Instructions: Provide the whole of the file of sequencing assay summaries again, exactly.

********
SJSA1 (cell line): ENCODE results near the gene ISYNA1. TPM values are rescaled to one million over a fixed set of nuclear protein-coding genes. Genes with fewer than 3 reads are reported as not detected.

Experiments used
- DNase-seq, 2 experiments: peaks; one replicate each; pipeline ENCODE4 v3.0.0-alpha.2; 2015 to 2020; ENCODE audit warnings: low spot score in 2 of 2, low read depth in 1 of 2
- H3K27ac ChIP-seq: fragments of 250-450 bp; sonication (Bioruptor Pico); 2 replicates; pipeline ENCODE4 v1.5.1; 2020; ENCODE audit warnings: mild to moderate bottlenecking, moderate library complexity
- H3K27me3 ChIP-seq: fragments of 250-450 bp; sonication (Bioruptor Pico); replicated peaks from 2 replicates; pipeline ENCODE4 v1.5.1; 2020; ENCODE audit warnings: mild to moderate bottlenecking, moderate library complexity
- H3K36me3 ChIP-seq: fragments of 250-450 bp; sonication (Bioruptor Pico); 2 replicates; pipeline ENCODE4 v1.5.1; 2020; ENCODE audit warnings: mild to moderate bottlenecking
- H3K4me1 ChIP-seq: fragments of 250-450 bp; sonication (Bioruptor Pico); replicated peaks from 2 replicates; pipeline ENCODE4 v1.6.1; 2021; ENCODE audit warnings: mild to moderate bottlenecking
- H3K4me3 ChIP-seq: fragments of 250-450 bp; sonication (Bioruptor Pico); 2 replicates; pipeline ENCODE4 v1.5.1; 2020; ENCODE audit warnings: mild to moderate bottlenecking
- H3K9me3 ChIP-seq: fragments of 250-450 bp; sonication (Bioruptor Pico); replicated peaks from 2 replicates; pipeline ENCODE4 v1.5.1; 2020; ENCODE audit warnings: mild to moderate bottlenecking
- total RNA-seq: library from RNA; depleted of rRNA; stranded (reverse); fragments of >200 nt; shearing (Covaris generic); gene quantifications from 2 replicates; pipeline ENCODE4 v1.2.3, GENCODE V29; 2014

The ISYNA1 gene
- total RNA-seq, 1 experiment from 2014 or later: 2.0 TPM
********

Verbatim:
SJSA1 (cell line): ENCODE results near the gene ISYNA1. TPM values are rescaled to one million over a fixed set of nuclear protein-coding genes. Genes with fewer than 3 reads are reported as not detected.

Experiments used
- DNase-seq, 2 experiments: peaks; one replicate each; pipeline ENCODE4 v3.0.0-alpha.2; 2015 to 2020; ENCODE audit warnings: low spot score in 2 of 2, low read depth in 1 of 2
- H3K27ac ChIP-seq: fragments of 250-450 bp; sonication (Bioruptor Pico); 2 replicates; pipeline ENCODE4 v1.5.1; 2020; ENCODE audit warnings: mild to moderate bottlenecking, moderate library complexity
- H3K27me3 ChIP-seq: fragments of 250-450 bp; sonication (Bioruptor Pico); replicated peaks from 2 replicates; pipeline ENCODE4 v1.5.1; 2020; ENCODE audit warnings: mild to moderate bottlenecking, moderate library complexity
- H3K36me3 ChIP-seq: fragments of 250-450 bp; sonication (Bioruptor Pico); 2 replicates; pipeline ENCODE4 v1.5.1; 2020; ENCODE audit warnings: mild to moderate bottlenecking
- H3K4me1 ChIP-seq: fragments of 250-450 bp; sonication (Bioruptor Pico); replicated peaks from 2 replicates; pipeline ENCODE4 v1.6.1; 2021; ENCODE audit warnings: mild to moderate bottlenecking
- H3K4me3 ChIP-seq: fragments of 250-450 bp; sonication (Bioruptor Pico); 2 replicates; pipeline ENCODE4 v1.5.1; 2020; ENCODE audit warnings: mild to moderate bottlenecking
- H3K9me3 ChIP-seq: fragments of 250-450 bp; sonication (Bioruptor Pico); replicated peaks from 2 replicates; pipeline ENCODE4 v1.5.1; 2020; ENCODE audit warnings: mild to moderate bottlenecking
- total RNA-seq: library from RNA; depleted of rRNA; stranded (reverse); fragments of >200 nt; shearing (Covaris generic); gene quantifications from 2 replicates; pipeline ENCODE4 v1.2.3, GENCODE V29; 2014

The ISYNA1 gene
- total RNA-seq, 1 experiment from 2014 or later: 2.0 TPM